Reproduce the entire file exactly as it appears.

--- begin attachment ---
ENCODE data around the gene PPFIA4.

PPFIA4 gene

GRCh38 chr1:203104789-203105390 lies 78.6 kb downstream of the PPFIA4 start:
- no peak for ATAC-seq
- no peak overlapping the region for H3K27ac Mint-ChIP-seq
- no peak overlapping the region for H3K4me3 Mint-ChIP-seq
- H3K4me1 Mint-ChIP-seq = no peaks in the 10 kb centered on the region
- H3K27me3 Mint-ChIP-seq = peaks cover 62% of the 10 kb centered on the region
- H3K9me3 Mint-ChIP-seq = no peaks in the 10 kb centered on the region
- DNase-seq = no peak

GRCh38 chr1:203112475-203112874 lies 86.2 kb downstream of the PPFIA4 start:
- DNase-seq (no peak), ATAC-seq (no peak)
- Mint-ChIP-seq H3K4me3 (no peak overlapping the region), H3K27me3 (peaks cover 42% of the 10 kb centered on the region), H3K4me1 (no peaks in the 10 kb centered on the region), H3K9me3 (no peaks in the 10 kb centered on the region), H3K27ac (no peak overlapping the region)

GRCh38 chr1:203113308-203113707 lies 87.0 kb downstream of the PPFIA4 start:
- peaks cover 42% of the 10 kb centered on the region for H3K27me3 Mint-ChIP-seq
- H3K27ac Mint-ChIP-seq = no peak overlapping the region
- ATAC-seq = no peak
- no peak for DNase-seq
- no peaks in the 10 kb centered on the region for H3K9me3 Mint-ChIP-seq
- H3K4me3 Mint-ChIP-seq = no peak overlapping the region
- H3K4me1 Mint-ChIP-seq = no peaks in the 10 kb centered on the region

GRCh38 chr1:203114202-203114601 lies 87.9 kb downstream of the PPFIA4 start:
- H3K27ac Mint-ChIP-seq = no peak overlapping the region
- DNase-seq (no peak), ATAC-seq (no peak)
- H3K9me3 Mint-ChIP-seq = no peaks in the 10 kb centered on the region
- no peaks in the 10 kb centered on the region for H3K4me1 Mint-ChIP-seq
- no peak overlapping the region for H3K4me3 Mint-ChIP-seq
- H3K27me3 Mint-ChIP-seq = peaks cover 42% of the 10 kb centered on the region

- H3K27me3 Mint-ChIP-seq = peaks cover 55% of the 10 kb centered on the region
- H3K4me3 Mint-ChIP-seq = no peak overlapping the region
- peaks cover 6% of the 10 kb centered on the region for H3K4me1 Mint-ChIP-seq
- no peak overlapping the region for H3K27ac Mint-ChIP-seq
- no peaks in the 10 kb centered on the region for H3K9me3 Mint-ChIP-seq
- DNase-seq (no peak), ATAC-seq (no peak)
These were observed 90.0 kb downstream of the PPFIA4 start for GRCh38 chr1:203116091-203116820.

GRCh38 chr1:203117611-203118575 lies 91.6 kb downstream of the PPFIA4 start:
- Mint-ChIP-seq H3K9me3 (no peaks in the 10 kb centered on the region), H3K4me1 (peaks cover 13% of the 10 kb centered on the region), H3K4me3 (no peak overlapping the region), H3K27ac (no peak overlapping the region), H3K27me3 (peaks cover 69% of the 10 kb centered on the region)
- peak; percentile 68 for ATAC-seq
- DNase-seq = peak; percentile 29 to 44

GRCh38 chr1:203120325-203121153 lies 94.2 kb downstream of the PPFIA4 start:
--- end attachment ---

ENCODE data around the gene PPFIA4.

PPFIA4 gene

GRCh38 chr1:203104789-203105390 lies 78.6 kb downstream of the PPFIA4 start:
- no peak for ATAC-seq
- no peak overlapping the region for H3K27ac Mint-ChIP-seq
- no peak overlapping the region for H3K4me3 Mint-ChIP-seq
- H3K4me1 Mint-ChIP-seq = no peaks in the 10 kb centered on the region
- H3K27me3 Mint-ChIP-seq = peaks cover 62% of the 10 kb centered on the region
- H3K9me3 Mint-ChIP-seq = no peaks in the 10 kb centered on the region
- DNase-seq = no peak

GRCh38 chr1:203112475-203112874 lies 86.2 kb downstream of the PPFIA4 start:
- DNase-seq (no peak), ATAC-seq (no peak)
- Mint-ChIP-seq H3K4me3 (no peak overlapping the region), H3K27me3 (peaks cover 42% of the 10 kb centered on the region), H3K4me1 (no peaks in the 10 kb centered on the region), H3K9me3 (no peaks in the 10 kb centered on the region), H3K27ac (no peak overlapping the region)

GRCh38 chr1:203113308-203113707 lies 87.0 kb downstream of the PPFIA4 start:
- peaks cover 42% of the 10 kb centered on the region for H3K27me3 Mint-ChIP-seq
- H3K27ac Mint-ChIP-seq = no peak overlapping the region
- ATAC-seq = no peak
- no peak for DNase-seq
- no peaks in the 10 kb centered on the region for H3K9me3 Mint-ChIP-seq
- H3K4me3 Mint-ChIP-seq = no peak overlapping the region
- H3K4me1 Mint-ChIP-seq = no peaks in the 10 kb centered on the region

GRCh38 chr1:203114202-203114601 lies 87.9 kb downstream of the PPFIA4 start:
- H3K27ac Mint-ChIP-seq = no peak overlapping the region
- DNase-seq (no peak), ATAC-seq (no peak)
- H3K9me3 Mint-ChIP-seq = no peaks in the 10 kb centered on the region
- no peaks in the 10 kb centered on the region for H3K4me1 Mint-ChIP-seq
- no peak overlapping the region for H3K4me3 Mint-ChIP-seq
- H3K27me3 Mint-ChIP-seq = peaks cover 42% of the 10 kb centered on the region

- H3K27me3 Mint-ChIP-seq = peaks cover 55% of the 10 kb centered on the region
- H3K4me3 Mint-ChIP-seq = no peak overlapping the region
- peaks cover 6% of the 10 kb centered on the region for H3K4me1 Mint-ChIP-seq
- no peak overlapping the region for H3K27ac Mint-ChIP-seq
- no peaks in the 10 kb centered on the region for H3K9me3 Mint-ChIP-seq
- DNase-seq (no peak), ATAC-seq (no peak)
These were observed 90.0 kb downstream of the PPFIA4 start for GRCh38 chr1:203116091-203116820.

GRCh38 chr1:203117611-203118575 lies 91.6 kb downstream of the PPFIA4 start:
- Mint-ChIP-seq H3K9me3 (no peaks in the 10 kb centered on the region), H3K4me1 (peaks cover 13% of the 10 kb centered on the region), H3K4me3 (no peak overlapping the region), H3K27ac (no peak overlapping the region), H3K27me3 (peaks cover 69% of the 10 kb centered on the region)
- peak; percentile 68 for ATAC-seq
- DNase-seq = peak; percentile 29 to 44

GRCh38 chr1:203120325-203121153 lies 94.2 kb downstream of the PPFIA4 start: